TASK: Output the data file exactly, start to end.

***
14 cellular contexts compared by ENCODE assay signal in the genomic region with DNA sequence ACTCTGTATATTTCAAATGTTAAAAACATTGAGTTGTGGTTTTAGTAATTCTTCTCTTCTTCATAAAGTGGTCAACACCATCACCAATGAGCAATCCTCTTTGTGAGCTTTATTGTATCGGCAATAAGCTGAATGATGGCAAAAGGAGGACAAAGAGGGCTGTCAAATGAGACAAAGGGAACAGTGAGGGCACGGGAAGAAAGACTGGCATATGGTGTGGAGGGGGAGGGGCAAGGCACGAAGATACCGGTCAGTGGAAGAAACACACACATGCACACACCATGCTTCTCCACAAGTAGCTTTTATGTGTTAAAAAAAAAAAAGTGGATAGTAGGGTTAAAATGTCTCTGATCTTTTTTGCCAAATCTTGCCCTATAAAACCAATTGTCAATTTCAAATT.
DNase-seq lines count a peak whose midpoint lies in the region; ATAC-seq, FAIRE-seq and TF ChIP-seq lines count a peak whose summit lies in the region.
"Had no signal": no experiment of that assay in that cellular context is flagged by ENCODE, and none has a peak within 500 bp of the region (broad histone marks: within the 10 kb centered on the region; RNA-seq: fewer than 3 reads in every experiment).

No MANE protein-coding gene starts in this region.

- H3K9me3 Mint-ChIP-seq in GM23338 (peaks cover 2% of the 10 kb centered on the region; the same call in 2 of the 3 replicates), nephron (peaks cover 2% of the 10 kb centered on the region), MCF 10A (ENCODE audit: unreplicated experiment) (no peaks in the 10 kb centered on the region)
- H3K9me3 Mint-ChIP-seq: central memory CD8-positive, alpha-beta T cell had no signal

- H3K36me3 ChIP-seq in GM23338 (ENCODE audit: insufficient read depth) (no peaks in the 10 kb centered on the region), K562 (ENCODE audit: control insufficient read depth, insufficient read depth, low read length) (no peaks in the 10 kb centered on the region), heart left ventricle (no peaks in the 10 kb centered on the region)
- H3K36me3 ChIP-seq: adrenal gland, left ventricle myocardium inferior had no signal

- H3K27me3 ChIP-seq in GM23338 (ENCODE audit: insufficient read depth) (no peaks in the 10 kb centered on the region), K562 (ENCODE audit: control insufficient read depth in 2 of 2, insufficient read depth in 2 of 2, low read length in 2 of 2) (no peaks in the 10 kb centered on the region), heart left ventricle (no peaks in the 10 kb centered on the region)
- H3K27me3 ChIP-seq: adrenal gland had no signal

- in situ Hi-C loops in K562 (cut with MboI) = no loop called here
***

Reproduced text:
14 cellular contexts compared by ENCODE assay signal in the genomic region with DNA sequence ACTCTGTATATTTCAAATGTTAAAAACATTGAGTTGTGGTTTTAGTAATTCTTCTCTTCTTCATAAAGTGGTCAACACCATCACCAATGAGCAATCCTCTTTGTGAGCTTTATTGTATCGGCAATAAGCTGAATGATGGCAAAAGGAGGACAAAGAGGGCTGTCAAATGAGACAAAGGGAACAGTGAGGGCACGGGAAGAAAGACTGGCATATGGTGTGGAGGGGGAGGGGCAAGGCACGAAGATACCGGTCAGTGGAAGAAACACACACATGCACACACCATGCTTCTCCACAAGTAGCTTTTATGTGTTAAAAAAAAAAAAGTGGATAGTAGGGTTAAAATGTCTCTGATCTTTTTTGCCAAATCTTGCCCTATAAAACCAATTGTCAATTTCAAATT.
DNase-seq lines count a peak whose midpoint lies in the region; ATAC-seq, FAIRE-seq and TF ChIP-seq lines count a peak whose summit lies in the region.
"Had no signal": no experiment of that assay in that cellular context is flagged by ENCODE, and none has a peak within 500 bp of the region (broad histone marks: within the 10 kb centered on the region; RNA-seq: fewer than 3 reads in every experiment).

No MANE protein-coding gene starts in this region.

- H3K9me3 Mint-ChIP-seq in GM23338 (peaks cover 2% of the 10 kb centered on the region; the same call in 2 of the 3 replicates), nephron (peaks cover 2% of the 10 kb centered on the region), MCF 10A (ENCODE audit: unreplicated experiment) (no peaks in the 10 kb centered on the region)
- H3K9me3 Mint-ChIP-seq: central memory CD8-positive, alpha-beta T cell had no signal

- H3K36me3 ChIP-seq in GM23338 (ENCODE audit: insufficient read depth) (no peaks in the 10 kb centered on the region), K562 (ENCODE audit: control insufficient read depth, insufficient read depth, low read length) (no peaks in the 10 kb centered on the region), heart left ventricle (no peaks in the 10 kb centered on the region)
- H3K36me3 ChIP-seq: adrenal gland, left ventricle myocardium inferior had no signal

- H3K27me3 ChIP-seq in GM23338 (ENCODE audit: insufficient read depth) (no peaks in the 10 kb centered on the region), K562 (ENCODE audit: control insufficient read depth in 2 of 2, insufficient read depth in 2 of 2, low read length in 2 of 2) (no peaks in the 10 kb centered on the region), heart left ventricle (no peaks in the 10 kb centered on the region)
- H3K27me3 ChIP-seq: adrenal gland had no signal

- in situ Hi-C loops in K562 (cut with MboI) = no loop called here